The UK government may have been involved in canceling a BBC programme about forced organ harvesting in China, it was alleged on Wednesday.
"There may have been several reasons why that film was not shown, and has never been shown, but a component part was the British government, walked into the BBC and asked them not to show it."
Professor Martin Elliott, member of the tribunal, corroborated Nice's claim and mentioned it was the FCO—an abbreviation of the foreign office's previous name, that did the asking.
"I was deeply shocked that the FCO could take that action, and pull something out of an apparently independent broadcasting organization," Elliott said.
It was "a very scary step, and a similar form of behaviour to that which China itself had been carrying out, it was very deeply upsetting" to him, Elliott added.
According to Nice, the programme, meant to air on BBC's Newsnight programme on June 17, 2019, is comprised of interviews of himself and Dr. Jacob Lavee from Israel. "Witnesses have been seen and filmed" in the programme as well.
The BBC said in an email to The Epoch Times that it is not aware of the programme.
"Forced organ harvesting has been committed for years throughout China on a significant scale," Nice read the judgement on that day.
Presenter of the webinar Tom Tugendhat MP was taken aback when he heard what the government was said to have done.
"That's not something I was aware of," he said, "so that's a hell of a kicker at the end of a very interesting session."
Several parliamentarians have brought up the findings of the China Tribunal in Parliament since it was published last year.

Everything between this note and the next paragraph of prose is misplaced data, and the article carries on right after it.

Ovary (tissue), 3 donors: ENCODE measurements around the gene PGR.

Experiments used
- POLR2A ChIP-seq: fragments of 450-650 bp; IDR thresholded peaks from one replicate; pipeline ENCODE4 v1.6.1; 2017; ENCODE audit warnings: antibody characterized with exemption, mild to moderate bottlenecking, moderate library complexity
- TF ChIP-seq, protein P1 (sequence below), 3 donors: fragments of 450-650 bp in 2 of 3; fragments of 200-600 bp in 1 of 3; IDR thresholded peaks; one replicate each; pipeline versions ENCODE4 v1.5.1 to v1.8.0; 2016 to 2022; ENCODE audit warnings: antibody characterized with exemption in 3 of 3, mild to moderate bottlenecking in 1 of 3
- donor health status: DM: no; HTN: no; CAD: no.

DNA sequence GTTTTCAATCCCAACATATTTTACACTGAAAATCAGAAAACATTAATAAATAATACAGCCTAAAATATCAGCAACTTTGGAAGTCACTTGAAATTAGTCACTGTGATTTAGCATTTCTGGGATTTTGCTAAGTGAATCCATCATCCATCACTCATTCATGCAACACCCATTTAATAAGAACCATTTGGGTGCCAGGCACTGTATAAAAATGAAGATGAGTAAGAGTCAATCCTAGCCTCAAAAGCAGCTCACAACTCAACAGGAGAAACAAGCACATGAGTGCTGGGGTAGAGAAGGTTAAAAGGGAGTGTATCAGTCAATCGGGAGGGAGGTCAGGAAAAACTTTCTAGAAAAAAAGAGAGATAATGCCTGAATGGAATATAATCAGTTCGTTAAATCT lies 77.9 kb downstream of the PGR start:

"Although Ministers have been personally sympathetic, so far the Government have relied on the World Health Organization’s view that China is implementing an ethical, voluntary organ transplant system," he said in Parliament.
"I am afraid this is simply not credible; the fact is that it is based on a self-assessment by China, as became clear during my noble friend Lord Collins’s PQ on 29 June 2020," he added. "The WHO has not carried out its own expert assessment of China’s organ transplant system, so I am afraid that the WHO cannot be considered reliable in this area. For me, the China Tribunal is persuasive on this point."
Hunt said he was "surprised, shocked, and appalled" after hearing what Nice had said.
"I'm really surprised, shocked, and appalled at the thought of the Government seking [sic] to discourage the BBC from showing a programme about the China Tribunal," he wrote in an email to NTD , an affiliate of The Epoch Times.
"The BBC should show it forthwith," he added.
Asked why the government may have asked the BBC not to air the programme, Lord Alton of Liverpool, who has repeatedly voiced concern over human rights violations in China, said: "presumably wanting to ingratiate themselves to the PRC," in an email to NTD.
The foreign office on Thursday denied the allegation.
"The UK Government could not, and would not, interfere with the BBC’s editorial independence. There is absolutely no truth in these allegations," a spokesperson said in an email written to NTD.
"Any claims of organ harvesting are disturbing. The UK government has taken a leading role in holding China to account for its human rights abuses and Ministers raise our concerns regularly with their Chinese counterparts."